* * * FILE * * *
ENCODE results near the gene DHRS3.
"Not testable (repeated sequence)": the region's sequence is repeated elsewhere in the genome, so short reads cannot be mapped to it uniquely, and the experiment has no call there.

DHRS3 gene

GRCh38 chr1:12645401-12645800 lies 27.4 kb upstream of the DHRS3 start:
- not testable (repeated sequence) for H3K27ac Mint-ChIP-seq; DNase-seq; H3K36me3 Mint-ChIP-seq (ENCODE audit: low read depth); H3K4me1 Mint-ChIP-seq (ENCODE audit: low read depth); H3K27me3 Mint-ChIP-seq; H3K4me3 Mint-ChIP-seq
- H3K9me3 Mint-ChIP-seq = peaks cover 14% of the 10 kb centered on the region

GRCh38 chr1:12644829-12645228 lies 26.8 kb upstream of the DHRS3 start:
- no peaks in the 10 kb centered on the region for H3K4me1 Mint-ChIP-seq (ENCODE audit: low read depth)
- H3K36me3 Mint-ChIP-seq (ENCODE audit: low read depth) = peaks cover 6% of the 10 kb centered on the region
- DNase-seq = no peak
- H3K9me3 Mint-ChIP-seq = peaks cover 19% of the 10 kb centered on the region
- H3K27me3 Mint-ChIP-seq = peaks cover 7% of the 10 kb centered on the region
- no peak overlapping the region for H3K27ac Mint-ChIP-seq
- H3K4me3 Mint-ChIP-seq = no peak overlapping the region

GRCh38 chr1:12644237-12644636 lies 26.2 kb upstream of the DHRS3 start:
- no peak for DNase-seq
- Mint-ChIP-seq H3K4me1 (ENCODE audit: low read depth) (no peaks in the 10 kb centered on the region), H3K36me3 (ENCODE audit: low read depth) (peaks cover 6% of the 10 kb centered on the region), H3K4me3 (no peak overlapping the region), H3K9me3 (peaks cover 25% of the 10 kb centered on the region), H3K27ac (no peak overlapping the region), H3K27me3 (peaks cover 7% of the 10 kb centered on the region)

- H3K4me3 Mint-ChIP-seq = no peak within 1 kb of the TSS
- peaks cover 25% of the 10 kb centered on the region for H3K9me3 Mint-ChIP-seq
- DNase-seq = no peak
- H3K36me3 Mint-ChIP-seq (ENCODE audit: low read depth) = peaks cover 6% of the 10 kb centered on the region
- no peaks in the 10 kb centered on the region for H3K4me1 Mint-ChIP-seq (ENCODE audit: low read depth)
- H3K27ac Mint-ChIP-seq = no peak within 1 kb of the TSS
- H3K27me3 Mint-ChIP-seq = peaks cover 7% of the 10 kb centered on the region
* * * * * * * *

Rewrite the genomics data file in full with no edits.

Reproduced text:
ENCODE results near the gene DHRS3.
"Not testable (repeated sequence)": the region's sequence is repeated elsewhere in the genome, so short reads cannot be mapped to it uniquely, and the experiment has no call there.

DHRS3 gene

GRCh38 chr1:12645401-12645800 lies 27.4 kb upstream of the DHRS3 start:
- not testable (repeated sequence) for H3K27ac Mint-ChIP-seq; DNase-seq; H3K36me3 Mint-ChIP-seq (ENCODE audit: low read depth); H3K4me1 Mint-ChIP-seq (ENCODE audit: low read depth); H3K27me3 Mint-ChIP-seq; H3K4me3 Mint-ChIP-seq
- H3K9me3 Mint-ChIP-seq = peaks cover 14% of the 10 kb centered on the region

GRCh38 chr1:12644829-12645228 lies 26.8 kb upstream of the DHRS3 start:
- no peaks in the 10 kb centered on the region for H3K4me1 Mint-ChIP-seq (ENCODE audit: low read depth)
- H3K36me3 Mint-ChIP-seq (ENCODE audit: low read depth) = peaks cover 6% of the 10 kb centered on the region
- DNase-seq = no peak
- H3K9me3 Mint-ChIP-seq = peaks cover 19% of the 10 kb centered on the region
- H3K27me3 Mint-ChIP-seq = peaks cover 7% of the 10 kb centered on the region
- no peak overlapping the region for H3K27ac Mint-ChIP-seq
- H3K4me3 Mint-ChIP-seq = no peak overlapping the region

GRCh38 chr1:12644237-12644636 lies 26.2 kb upstream of the DHRS3 start:
- no peak for DNase-seq
- Mint-ChIP-seq H3K4me1 (ENCODE audit: low read depth) (no peaks in the 10 kb centered on the region), H3K36me3 (ENCODE audit: low read depth) (peaks cover 6% of the 10 kb centered on the region), H3K4me3 (no peak overlapping the region), H3K9me3 (peaks cover 25% of the 10 kb centered on the region), H3K27ac (no peak overlapping the region), H3K27me3 (peaks cover 7% of the 10 kb centered on the region)

- H3K4me3 Mint-ChIP-seq = no peak within 1 kb of the TSS
- peaks cover 25% of the 10 kb centered on the region for H3K9me3 Mint-ChIP-seq
- DNase-seq = no peak
- H3K36me3 Mint-ChIP-seq (ENCODE audit: low read depth) = peaks cover 6% of the 10 kb centered on the region
- no peaks in the 10 kb centered on the region for H3K4me1 Mint-ChIP-seq (ENCODE audit: low read depth)
- H3K27ac Mint-ChIP-seq = no peak within 1 kb of the TSS
- H3K27me3 Mint-ChIP-seq = peaks cover 7% of the 10 kb centered on the region